Niskayuna

Niskayuna Read Aloud program links familiar faces to eager audiences

Each day, a different teacher takes a turn recording a video reading a children's book
Beth Trela reads a children’s book while connecting with students via her computer on April 15.
PHOTOGRAPHER:
Beth Trela reads a children’s book while connecting with students via her computer on April 15.

Categories: Rising to the Challenge, Saratoga County, Special Sections

Reading a book to a child is an experience almost every parent enjoys.

It provides quiet time, sometimes snuggled close together, looking at the bright pages and providing a glimpse into another world with a son or daughter.

What is a common practice each night has become something taken from the classroom and onto the internet through Facebook, as Glencliff Elementary School kindergarten teacher Beth Trela created the Great Niskayuna Read Aloud program.

Each day, a member of the Niskayuna Central School District takes a turn at recording a video reading a children’s book aloud for his or her students — and the public — to enjoy during the COVID-19 crisis.

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“I was putting my daughter to bed one night and we were reading ‘The Very Hungry Caterpillar,’ and I thought ‘My students love this book — let’s just try it,’ ” said Trela, who has a 10-month-old named Quinn. “I posted it [online] the next day and I got a lot of great feedback. They loved seeing Quinn and they loved the book. I decided to grab another one, and grab my son [2-year-old Griffin] and I brought him into it, and they loved seeing him, and I let him do some reading and reactions.”

Trela taught prekindergarten at Arbor Hill Elementary School for five years and spent last year at St. Mary’s Academy in Hoosick Falls before accepting her position at Glencliff.

The Gazette caught up with Trela to talk about the Great Niskayuna Read Aloud.

Q: How long is each read-aloud video?

A: It’s only a five-minute read-aloud, but it’s something where parents can give their kids a book and know that it’s someone in the community reading [to them].

Rising to the Challenge: Faces of the COVID-19 crisis in the Capital Region

Q: Have you supplied any books to teachers to read?

A: There are fourth-grade teachers and others who want to do it, and don’t have any books. I dropped a few picture books from my own kids’ books and kept social distancing, dropping them off on their porches.

Q: How do you organize what books are read?

A: We have a Google document and we ask teachers to check for their publisher’s guidelines.

Q: Your daily introduction includes a note about permissions from each publisher. What did that involve?

A: I think that was one of our biggest hurdles starting. When I was just sharing it privately [with] my students, I didn’t need to worry about it being on Facebook, I’m just sending it out as an email. When I asked about getting this going, we did have to look into the copyright permissions because I don’t want to get in trouble. I don’t want the district to get in trouble or [get] my fellow teachers and staff in trouble.

Q: What was the response from the book publishers?

A: There have been so many read-alouds, we see celebrities like Betty White and Dolly Parton doing them, so a lot of publishing companies have lifted their copyright laws and given people permission to read their books, as long as they share that they’re reading it with the permission from the publisher.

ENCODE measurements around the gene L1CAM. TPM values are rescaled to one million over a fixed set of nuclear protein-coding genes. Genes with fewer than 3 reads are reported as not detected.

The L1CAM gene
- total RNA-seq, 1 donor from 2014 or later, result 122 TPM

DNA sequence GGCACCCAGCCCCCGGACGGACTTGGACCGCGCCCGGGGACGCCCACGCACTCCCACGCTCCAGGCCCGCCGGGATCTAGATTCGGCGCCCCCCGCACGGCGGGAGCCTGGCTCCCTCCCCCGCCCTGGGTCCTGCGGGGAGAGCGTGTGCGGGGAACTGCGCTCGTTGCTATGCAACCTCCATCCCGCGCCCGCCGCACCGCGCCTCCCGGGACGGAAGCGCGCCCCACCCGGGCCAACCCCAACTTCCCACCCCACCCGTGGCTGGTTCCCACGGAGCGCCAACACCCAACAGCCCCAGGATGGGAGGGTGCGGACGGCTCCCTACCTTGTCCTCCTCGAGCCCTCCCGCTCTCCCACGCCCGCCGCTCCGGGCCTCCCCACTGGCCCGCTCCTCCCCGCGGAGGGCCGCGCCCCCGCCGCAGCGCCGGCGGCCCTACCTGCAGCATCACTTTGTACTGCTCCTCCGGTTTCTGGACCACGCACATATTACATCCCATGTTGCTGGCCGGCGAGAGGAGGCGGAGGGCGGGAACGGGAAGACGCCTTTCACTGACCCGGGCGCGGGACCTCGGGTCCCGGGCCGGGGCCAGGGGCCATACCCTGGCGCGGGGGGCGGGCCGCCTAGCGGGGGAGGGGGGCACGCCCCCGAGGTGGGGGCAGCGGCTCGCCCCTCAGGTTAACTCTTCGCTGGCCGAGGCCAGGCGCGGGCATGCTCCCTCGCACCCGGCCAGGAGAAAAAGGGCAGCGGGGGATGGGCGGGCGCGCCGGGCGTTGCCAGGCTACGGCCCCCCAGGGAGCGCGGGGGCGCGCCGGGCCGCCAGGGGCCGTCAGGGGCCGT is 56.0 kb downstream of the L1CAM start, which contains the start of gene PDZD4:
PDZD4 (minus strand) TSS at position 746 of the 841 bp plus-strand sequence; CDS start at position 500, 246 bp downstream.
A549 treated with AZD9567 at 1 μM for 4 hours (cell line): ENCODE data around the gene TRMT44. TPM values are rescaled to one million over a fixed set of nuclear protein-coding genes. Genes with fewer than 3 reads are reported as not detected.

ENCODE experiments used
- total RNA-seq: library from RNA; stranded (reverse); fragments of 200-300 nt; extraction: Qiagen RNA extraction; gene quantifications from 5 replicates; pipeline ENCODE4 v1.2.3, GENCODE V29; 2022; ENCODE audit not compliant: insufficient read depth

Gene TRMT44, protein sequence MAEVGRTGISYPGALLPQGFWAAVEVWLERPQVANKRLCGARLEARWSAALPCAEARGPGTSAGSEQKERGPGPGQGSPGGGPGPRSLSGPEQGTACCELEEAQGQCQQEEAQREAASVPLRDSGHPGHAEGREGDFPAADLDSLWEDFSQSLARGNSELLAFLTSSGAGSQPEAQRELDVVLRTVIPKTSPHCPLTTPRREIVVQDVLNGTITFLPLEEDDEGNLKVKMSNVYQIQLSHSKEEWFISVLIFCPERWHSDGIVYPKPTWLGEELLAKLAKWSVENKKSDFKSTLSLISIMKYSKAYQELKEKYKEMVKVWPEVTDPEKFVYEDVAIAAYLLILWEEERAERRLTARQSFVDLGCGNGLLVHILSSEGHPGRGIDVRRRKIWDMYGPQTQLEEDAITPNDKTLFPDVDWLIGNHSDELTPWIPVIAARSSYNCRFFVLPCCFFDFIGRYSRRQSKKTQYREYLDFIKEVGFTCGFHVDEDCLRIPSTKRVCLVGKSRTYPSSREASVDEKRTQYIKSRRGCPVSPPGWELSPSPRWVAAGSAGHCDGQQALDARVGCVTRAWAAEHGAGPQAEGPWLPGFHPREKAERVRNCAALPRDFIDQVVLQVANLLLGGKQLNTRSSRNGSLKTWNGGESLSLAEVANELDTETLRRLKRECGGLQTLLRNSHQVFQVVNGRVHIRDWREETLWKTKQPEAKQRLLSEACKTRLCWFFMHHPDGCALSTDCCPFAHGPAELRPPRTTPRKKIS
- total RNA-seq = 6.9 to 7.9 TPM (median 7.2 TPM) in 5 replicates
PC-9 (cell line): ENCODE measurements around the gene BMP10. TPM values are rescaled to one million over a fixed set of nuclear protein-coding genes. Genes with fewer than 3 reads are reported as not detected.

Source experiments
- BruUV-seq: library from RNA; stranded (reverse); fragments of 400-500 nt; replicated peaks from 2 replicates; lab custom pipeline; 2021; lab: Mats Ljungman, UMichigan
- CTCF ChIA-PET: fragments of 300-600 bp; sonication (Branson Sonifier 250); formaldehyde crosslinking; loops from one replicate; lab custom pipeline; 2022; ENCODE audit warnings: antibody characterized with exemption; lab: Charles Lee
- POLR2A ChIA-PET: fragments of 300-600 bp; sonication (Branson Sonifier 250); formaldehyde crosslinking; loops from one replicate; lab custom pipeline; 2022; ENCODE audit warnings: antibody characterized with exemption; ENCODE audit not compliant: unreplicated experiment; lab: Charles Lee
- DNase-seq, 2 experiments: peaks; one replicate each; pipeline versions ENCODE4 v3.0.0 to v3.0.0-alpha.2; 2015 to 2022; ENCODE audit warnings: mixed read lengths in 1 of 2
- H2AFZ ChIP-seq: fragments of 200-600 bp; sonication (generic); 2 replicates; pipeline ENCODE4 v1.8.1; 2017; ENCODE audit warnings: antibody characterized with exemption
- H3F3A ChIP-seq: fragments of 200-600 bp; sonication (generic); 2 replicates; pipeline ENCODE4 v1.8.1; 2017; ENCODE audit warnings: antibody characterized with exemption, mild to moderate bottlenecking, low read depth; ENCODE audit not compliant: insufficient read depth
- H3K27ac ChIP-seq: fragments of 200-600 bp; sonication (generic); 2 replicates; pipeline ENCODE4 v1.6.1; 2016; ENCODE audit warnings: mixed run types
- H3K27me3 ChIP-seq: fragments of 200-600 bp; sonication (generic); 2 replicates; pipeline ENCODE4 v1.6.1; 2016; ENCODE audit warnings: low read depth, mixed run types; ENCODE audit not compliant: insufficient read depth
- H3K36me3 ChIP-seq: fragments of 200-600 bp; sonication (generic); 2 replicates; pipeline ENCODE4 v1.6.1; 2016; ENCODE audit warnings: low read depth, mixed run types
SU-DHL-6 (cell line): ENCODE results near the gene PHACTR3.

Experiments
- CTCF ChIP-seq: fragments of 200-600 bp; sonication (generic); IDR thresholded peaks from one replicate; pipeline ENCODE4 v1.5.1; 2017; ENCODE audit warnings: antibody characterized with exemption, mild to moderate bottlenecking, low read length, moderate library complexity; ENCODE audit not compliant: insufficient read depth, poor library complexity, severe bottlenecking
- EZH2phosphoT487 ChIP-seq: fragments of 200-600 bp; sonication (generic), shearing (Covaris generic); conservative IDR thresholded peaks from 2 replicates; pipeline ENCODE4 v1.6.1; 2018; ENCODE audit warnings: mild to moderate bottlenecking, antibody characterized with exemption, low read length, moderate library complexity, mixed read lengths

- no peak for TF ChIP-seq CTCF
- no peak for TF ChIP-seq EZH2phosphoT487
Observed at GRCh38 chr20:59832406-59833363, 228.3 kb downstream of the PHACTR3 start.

Q: What were the challenges [of] getting the read-alouds created and posted each day?

A: I am not a tech person at all, so that is the biggest challenge for me. The whole district has been so supportive. I couldn’t figure out how to post something the other day and our communications director jumped on and posted a video. This has been a big team effort. I came up with the idea, but I am completely supported by the most amazing group of people who have embraced it.

Q: Who [has] read to students during the Great Niskayuna Read Aloud?


A: We have middle-school, high school teachers and administrators doing it. One of our middle-school teachers is doing it, and she’s silly and she’s doing voices, and I think that is such a great side for a middle-school student to see in their teacher or a high school student who had her as a student to see that.

Q: Who has been one of your favorite readers so far?

A: [Schools Superintendent] Tangorra posted. He read a Yankee book, and that was fun to see that side of him. As a new teacher, I haven’t had a ton of interactions with him, but I’m a Yankee fan. He had a Yankee sweatshirt on with Yankee stuff in the background, a [Derek] Jeter sign in the background. It’s a personal side of someone who is an administrator.

Q: How many read alouds do you have planned?

A: We hope that we’re not closed through the end of the school year, but if we are, we would have enough volunteers for every day and weekends through the school year. Teachers are emailing “I didn’t get a chance to do this yet.” I’m like, send it in, we’ll get it up there. It is such a great turnout from teachers.

Rising to the Challenge: Faces of the COVID-19 crisis in the Capital Region

Q: Do you envision the Great Niskayuna Read Aloud program continuing after COVID-19 is over?

A: I think it’s a great idea. I think kindergarten is such a different world, and we’re trying different ways to stay in touch with our kids and checking in during breaks. I would love to keep doing this. I’ve had parents say how excited their kids are to see me [and] my own children, who are in the read-alouds. It is something I would love to keep doing. I don’t know what will happen with copyrights after this, but right now I just love seeing everybody’s creativity.

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